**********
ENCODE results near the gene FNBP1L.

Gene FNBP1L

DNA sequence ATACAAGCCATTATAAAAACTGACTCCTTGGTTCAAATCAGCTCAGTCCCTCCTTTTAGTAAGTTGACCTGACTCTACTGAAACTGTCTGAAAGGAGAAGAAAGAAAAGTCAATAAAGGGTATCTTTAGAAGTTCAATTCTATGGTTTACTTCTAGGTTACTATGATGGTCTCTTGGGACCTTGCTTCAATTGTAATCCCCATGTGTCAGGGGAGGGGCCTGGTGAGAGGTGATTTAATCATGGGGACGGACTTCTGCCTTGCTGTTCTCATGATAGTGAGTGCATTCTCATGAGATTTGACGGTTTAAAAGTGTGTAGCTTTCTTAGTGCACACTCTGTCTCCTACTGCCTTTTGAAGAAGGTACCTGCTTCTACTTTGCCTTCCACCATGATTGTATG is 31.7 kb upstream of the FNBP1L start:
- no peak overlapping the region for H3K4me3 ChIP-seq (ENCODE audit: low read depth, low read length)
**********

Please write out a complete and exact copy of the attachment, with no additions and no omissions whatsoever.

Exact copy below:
ENCODE results near the gene FNBP1L.

Gene FNBP1L

DNA sequence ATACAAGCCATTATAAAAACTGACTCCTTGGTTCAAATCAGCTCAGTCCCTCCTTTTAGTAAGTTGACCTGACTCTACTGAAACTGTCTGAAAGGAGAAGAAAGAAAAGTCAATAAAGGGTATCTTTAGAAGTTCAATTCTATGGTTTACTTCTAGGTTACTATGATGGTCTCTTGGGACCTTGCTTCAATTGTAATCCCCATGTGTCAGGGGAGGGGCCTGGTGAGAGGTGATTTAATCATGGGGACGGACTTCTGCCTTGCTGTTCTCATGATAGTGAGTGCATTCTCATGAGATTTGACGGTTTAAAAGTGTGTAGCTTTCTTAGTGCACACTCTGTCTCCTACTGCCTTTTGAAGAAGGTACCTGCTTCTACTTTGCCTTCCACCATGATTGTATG is 31.7 kb upstream of the FNBP1L start:
- no peak overlapping the region for H3K4me3 ChIP-seq (ENCODE audit: low read depth, low read length)